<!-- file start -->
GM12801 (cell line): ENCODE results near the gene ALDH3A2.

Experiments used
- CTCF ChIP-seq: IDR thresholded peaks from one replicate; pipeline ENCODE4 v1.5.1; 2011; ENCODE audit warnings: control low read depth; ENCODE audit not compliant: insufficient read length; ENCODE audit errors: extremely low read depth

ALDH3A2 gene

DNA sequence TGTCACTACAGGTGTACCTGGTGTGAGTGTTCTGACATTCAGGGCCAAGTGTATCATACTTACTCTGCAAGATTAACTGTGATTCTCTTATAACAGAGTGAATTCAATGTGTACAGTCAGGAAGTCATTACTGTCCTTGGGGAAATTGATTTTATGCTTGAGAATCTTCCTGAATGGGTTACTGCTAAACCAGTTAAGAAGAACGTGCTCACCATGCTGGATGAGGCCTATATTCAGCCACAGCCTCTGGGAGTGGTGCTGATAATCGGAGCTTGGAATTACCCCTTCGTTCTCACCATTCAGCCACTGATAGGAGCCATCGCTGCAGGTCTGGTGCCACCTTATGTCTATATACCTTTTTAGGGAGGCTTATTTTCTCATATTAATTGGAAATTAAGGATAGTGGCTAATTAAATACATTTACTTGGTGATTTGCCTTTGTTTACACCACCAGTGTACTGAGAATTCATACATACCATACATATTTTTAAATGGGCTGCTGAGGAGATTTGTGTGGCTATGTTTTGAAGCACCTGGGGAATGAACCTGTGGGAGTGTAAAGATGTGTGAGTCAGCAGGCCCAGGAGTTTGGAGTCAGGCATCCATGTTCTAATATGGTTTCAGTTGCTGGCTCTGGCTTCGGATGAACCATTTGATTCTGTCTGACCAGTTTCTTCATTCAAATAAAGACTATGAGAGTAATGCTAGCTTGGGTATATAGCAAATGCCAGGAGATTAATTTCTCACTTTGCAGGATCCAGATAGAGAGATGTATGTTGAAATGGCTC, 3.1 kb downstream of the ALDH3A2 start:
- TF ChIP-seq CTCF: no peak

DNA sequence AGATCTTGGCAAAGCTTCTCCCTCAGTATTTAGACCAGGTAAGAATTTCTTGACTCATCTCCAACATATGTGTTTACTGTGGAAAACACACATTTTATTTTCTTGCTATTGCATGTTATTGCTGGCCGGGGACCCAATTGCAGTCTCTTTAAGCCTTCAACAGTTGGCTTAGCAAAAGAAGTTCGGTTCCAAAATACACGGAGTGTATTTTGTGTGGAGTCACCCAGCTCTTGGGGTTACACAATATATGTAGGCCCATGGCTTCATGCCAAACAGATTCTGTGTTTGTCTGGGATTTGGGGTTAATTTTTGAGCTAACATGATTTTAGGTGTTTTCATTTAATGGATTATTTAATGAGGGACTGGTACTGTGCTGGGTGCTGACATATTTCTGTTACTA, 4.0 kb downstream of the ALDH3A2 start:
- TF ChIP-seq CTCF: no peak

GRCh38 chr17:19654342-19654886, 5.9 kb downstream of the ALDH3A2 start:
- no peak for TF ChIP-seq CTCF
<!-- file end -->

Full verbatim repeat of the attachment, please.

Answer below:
GM12801 (cell line): ENCODE results near the gene ALDH3A2.

Experiments used
- CTCF ChIP-seq: IDR thresholded peaks from one replicate; pipeline ENCODE4 v1.5.1; 2011; ENCODE audit warnings: control low read depth; ENCODE audit not compliant: insufficient read length; ENCODE audit errors: extremely low read depth

ALDH3A2 gene

DNA sequence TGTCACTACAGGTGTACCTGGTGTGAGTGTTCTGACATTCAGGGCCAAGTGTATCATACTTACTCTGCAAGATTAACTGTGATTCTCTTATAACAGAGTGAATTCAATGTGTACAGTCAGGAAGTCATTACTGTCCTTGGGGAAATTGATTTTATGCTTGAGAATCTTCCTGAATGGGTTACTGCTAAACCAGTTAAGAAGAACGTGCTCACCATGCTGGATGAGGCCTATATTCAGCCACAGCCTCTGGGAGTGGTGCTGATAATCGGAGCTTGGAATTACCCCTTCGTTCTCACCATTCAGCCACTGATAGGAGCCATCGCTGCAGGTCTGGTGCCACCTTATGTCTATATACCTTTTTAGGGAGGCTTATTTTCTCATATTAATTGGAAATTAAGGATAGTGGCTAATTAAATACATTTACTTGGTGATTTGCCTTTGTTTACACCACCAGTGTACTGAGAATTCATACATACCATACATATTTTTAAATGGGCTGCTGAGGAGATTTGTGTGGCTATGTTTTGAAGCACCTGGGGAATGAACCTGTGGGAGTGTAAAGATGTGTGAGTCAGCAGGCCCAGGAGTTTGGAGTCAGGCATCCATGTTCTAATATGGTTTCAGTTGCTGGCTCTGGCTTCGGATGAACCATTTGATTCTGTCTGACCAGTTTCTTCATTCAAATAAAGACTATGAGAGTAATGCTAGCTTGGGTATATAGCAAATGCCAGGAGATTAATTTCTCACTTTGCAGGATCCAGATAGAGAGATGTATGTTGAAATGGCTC, 3.1 kb downstream of the ALDH3A2 start:
- TF ChIP-seq CTCF: no peak

DNA sequence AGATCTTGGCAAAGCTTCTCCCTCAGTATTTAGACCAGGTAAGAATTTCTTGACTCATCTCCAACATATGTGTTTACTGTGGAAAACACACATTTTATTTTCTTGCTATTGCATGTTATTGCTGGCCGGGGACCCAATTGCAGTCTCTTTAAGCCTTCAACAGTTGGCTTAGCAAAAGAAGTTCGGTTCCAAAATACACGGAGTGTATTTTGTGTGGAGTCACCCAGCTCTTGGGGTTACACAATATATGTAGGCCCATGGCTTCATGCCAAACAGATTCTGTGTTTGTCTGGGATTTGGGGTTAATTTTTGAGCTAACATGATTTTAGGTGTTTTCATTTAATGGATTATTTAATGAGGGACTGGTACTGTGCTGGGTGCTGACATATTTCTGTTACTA, 4.0 kb downstream of the ALDH3A2 start:
- TF ChIP-seq CTCF: no peak

GRCh38 chr17:19654342-19654886, 5.9 kb downstream of the ALDH3A2 start:
- no peak for TF ChIP-seq CTCF